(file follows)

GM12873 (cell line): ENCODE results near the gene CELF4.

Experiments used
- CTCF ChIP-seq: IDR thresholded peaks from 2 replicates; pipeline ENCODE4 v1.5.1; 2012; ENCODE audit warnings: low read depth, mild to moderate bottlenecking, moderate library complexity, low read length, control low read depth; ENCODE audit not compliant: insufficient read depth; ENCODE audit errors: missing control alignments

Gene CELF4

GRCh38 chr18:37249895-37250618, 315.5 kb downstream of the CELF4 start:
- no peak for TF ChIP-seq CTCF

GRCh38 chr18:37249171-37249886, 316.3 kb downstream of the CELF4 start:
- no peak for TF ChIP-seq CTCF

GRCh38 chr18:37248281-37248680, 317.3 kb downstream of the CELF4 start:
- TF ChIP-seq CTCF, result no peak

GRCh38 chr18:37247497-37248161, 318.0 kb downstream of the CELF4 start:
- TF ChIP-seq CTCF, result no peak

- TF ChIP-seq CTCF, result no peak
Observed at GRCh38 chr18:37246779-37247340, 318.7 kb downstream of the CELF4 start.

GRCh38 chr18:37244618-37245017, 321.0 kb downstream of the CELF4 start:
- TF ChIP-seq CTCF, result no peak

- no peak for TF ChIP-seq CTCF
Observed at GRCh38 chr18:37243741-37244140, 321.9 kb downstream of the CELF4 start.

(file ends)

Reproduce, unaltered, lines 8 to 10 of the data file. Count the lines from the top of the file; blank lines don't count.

- no peak for TF ChIP-seq CTCF

GRCh38 chr18:37248281-37248680, 317.3 kb downstream of the CELF4 start:
- TF ChIP-seq CTCF, result no peak